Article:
Certainly not the first block-stacking game, but this might be the first one on PICO-8 with global high scores*!
Play the game here*:
How to play
The goal of the game is to score points by clearing lines. You clear lines by rotating and dropping pieces into complete lines (no gaps). The more lines you clear at once, the more points you score.
Pro tip: pieces fall faster on higher levels, but you get more points, so if you can handle it, try starting on level 9.
- Endless (exactly what it sounds like)
- Countdown (game ends after 25 lines)
- Cleanup (same as countdown, but the play area starts filled with garbage)
High scores are tracked both locally and globally*.
See if you can make it into the top 10! (Update 12/13: getting on the list is no longer easy :)
- Code is on GitHub: https://github.com/jaredkrinke/pico-8-fbg
* Global high scores only work on the web/browser version
Cartridge version (note: no global high scores)
Nice work! I'm looking to implement a global score in my game but I'm pretty clueless when it comes to web server communication as well as a beginner in game dev so not sure I will be able to pull it off...
If I want to do exactly what you have done, are you able to give any pointers or elaborate on the server setup?
I have my own domain I could use to host something, or are there other better options? Also I've seen posts touching on global score support in pico8, but not sure if that is supported at the moment or will be compatible with games you play in browser on itch.io for example.
Sure, I'm happy to explain what I did (although it's a bit convoluted in my case, so I'm not sure how helpful this will be).
First of all, just to emphasize, my scheme only works in the browser (e.g. on itch.io) and not when running PICO-8 natively because (unless something has changed) PICO-8 cartridges can't access the network at all.
A second thing to emphasize: if you're just submitting high scores to a web service, there's nothing automatic to prevent someone from forging their high scores. This probably isn't a big deal, but the only solution I came up with to avoid this is to literally record every single game, upload the replay (in compressed form), and validate the replay on the server. Someone could still craft a replay by hand to cheat. So basically, you're probably not going to be able to prevent someone who's really determined from cheating (unless you run the game server-side or upload checkpoints in real time, which seems like an insane amount of work for anything that's not an e-sport :).
Local high scores
I store local high scores in PICO-8 cartdata (and this works outside the browser -- but not really what you're looking for). For my game, I needed to support scores above 32767 (the largest integer in PICO-8), so I had to write a bit of code to interpret a PICO-8 number as an unsigned 32-bit integer: https://github.com/jaredkrinke/pico-8-util/blob/master/uint32.p8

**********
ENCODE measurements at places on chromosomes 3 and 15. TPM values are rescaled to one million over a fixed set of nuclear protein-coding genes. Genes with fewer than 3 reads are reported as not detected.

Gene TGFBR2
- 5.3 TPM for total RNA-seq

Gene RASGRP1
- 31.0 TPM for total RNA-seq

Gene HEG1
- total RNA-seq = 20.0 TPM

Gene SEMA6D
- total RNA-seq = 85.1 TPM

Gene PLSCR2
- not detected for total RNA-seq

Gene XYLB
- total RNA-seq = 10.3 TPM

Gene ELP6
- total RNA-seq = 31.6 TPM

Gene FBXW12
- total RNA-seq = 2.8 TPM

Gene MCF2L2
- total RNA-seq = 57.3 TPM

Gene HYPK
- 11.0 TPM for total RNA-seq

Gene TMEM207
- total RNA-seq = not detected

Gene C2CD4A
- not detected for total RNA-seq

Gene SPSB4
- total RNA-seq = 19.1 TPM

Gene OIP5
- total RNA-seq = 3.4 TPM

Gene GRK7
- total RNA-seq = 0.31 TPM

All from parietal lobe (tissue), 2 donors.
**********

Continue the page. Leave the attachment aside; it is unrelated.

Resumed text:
Browser to server communication
There's nothing special about communicating between browser and server, other than making sure you use Cross-Origin Resource Sharing to deal with the Same Origin Policy. I made the unfortunate decision to use jQuery (you should probably use the "fetch" API that browsers now support); my code to send scores
(and replays, as mentioned above) to the server is roughly here: https://github.com/jaredkrinke/pico-8-fbg/blob/6ab7f2ae6b91e32e30430949c850f8ebdd68d000/logic.js#L164
For the server side, you don't need your own domain and can get by with only free services. I used Netlify Functions (a "serverless" setup) for running the code and Google Firestore for the database. The (TypeScript) code is here: https://github.com/jaredkrinke/fbg3/tree/master/db
- "Add score" handler: https://github.com/jaredkrinke/fbg3/blob/master/db/src/addscore.ts
- "Get top scores" handler: https://github.com/jaredkrinke/fbg3/blob/master/db/src/topscores.ts
- You have to upload your Firestore credential with your Netlify Function, but you DO NOT want to check that credential into your source code!
That's all the time I have at the moment. Hopefully one or two things in there help!
Thanks for the explanation! It will probably take me some time to figure out each step but super helpful to have somewhere to start!
About preventing cheating the score, can encrypting the score data somehow work? I guess if the code is open, maybe it's easy to replicate the encryption but if the code is not open like in the bins or the html exports, would that be a viable option?
Encrypting/obfuscating the score would make it more difficult to cheat, but anything that runs on the client can be inspected/tampered with.
I forget if I mentioned it, but I did validate all the scores (and replays) submitted for my game and they didn't reveal any obvious cheating. I figure the type of person who plays PICO-8 games for fun probably realizes that cheating for the purposes of getting on the high scores list isn't fun or clever--it's just obnoxious :)
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